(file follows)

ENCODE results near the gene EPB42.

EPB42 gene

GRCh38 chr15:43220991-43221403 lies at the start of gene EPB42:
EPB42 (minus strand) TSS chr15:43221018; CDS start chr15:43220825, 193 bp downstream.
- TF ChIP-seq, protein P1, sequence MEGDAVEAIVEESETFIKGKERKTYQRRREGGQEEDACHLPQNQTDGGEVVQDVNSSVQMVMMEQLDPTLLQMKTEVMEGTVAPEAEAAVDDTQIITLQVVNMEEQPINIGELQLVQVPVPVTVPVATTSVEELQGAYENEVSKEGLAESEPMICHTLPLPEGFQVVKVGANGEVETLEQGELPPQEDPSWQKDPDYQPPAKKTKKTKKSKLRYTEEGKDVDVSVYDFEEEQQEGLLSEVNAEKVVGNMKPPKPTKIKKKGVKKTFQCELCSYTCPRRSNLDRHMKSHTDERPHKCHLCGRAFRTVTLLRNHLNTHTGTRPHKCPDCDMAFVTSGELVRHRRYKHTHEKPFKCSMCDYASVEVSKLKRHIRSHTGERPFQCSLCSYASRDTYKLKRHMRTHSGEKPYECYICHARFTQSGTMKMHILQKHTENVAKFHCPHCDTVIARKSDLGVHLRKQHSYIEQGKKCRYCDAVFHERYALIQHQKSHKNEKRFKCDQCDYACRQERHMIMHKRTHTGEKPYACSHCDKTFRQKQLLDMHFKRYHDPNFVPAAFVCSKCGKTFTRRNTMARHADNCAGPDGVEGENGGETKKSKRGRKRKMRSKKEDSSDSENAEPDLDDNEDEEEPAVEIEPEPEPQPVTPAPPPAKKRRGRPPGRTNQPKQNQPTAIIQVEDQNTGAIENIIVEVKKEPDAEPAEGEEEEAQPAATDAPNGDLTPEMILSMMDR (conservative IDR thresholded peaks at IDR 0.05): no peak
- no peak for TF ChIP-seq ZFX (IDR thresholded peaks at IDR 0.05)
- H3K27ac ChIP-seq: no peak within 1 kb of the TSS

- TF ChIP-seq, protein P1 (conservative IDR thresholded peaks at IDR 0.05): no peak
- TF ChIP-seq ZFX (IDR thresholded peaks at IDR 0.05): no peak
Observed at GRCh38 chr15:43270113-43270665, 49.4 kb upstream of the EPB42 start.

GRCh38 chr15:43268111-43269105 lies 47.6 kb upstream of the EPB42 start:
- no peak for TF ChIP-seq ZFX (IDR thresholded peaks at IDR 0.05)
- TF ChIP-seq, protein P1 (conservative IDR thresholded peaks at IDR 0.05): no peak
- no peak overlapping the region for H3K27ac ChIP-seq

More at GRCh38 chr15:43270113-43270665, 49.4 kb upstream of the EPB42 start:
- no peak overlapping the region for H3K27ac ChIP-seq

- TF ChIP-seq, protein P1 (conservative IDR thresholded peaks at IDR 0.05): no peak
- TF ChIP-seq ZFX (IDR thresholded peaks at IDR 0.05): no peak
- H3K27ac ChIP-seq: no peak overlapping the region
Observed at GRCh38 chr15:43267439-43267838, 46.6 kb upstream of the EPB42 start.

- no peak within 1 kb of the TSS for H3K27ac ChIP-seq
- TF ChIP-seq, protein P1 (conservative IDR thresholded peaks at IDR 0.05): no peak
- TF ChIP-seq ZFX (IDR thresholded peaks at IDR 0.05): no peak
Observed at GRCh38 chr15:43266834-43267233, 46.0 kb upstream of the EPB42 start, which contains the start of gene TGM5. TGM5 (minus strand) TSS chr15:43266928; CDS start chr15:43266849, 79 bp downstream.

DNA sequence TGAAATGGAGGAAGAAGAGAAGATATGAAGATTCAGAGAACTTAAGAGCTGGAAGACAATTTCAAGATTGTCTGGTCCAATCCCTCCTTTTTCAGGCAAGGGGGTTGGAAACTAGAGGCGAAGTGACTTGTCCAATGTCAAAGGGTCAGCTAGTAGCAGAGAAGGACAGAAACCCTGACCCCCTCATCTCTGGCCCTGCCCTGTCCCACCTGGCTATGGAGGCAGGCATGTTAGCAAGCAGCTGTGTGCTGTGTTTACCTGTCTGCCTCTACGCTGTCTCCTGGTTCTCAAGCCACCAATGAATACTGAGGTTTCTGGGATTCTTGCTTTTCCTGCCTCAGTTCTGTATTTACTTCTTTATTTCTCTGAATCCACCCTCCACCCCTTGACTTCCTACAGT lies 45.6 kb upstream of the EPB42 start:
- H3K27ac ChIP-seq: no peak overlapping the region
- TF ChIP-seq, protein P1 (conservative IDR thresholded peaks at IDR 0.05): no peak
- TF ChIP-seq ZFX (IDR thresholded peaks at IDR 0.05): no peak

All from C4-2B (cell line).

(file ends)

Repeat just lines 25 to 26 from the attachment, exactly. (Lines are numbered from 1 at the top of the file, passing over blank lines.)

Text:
DNA sequence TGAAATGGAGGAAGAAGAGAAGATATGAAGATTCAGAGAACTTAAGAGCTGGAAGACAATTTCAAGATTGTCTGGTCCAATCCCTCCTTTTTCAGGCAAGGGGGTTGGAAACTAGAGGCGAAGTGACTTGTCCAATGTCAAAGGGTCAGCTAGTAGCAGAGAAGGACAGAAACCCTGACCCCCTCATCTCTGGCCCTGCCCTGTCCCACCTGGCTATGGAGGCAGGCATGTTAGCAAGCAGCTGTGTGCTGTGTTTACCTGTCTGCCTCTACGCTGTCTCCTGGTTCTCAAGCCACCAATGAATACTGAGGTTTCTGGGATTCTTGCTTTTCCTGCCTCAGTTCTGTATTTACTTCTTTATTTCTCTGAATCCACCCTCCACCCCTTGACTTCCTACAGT lies 45.6 kb upstream of the EPB42 start:
- H3K27ac ChIP-seq: no peak overlapping the region